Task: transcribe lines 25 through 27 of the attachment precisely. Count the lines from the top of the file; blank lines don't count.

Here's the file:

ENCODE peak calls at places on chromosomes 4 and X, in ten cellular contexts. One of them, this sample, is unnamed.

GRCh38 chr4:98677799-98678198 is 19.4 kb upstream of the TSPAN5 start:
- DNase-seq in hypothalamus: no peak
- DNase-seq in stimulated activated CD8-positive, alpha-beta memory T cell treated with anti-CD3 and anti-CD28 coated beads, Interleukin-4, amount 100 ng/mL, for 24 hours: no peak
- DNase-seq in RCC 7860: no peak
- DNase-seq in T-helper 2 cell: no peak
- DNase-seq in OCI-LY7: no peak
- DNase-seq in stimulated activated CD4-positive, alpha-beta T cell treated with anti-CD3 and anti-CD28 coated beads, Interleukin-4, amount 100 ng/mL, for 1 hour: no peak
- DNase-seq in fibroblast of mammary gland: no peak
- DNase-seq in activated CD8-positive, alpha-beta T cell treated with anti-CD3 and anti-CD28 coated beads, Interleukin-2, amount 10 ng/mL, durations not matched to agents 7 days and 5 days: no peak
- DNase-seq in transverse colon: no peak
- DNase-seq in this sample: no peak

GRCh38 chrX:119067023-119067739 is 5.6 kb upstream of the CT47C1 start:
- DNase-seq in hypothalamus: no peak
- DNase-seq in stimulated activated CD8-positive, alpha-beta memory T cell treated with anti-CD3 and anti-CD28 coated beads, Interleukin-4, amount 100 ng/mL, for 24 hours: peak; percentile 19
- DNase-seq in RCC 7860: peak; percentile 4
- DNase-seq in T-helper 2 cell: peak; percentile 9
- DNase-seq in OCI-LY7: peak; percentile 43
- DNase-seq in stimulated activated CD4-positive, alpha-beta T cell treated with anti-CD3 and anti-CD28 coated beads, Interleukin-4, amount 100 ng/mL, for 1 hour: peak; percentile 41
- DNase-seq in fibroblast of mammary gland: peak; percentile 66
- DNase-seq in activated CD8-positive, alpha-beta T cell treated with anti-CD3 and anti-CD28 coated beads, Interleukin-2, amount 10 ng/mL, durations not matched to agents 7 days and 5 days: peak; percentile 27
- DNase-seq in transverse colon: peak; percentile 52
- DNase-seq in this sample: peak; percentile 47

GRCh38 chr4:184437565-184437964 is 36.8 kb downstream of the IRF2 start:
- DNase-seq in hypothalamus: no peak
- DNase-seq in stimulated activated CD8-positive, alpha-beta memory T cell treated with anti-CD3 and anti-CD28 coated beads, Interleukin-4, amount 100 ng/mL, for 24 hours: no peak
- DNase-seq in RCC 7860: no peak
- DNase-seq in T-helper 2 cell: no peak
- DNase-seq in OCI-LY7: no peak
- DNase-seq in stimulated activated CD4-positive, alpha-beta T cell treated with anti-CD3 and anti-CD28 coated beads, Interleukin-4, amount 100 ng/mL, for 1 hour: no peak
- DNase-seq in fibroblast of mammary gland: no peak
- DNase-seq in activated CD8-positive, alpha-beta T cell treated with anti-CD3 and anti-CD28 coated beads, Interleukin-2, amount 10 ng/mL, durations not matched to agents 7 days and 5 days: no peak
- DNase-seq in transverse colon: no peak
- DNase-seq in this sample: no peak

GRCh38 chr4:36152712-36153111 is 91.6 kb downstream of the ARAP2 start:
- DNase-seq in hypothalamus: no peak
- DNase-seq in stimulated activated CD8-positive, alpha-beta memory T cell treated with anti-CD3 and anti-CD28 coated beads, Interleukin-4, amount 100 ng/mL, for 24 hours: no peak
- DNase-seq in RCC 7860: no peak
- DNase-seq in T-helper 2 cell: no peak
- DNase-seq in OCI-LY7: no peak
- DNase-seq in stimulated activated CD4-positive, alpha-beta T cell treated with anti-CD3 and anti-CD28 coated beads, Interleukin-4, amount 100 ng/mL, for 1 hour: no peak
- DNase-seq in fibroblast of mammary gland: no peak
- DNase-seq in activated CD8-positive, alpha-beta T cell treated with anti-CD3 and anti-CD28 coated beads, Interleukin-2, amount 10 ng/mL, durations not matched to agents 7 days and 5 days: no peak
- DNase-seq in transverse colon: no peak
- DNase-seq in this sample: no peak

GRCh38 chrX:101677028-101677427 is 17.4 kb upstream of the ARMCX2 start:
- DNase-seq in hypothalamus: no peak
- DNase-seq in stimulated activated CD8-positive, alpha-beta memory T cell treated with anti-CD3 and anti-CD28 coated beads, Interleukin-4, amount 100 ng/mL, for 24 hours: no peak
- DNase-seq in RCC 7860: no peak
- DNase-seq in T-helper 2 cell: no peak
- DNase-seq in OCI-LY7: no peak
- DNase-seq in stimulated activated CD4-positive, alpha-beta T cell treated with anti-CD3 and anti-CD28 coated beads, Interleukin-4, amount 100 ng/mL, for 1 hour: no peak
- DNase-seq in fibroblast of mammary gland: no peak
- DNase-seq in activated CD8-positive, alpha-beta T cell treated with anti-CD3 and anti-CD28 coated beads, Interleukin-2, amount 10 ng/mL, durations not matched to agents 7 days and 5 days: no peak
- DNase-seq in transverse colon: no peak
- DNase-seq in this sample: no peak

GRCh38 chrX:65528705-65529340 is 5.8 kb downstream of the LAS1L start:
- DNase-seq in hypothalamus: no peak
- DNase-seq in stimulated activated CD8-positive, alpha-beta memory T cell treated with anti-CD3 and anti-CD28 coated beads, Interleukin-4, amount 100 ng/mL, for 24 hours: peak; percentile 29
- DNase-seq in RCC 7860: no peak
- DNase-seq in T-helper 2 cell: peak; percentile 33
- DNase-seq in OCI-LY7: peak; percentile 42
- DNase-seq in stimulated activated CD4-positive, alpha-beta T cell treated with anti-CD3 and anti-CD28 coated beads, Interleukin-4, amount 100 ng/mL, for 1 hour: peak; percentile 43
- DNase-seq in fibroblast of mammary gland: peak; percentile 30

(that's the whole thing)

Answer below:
- DNase-seq in hypothalamus: no peak
- DNase-seq in stimulated activated CD8-positive, alpha-beta memory T cell treated with anti-CD3 and anti-CD28 coated beads, Interleukin-4, amount 100 ng/mL, for 24 hours: no peak
- DNase-seq in RCC 7860: no peak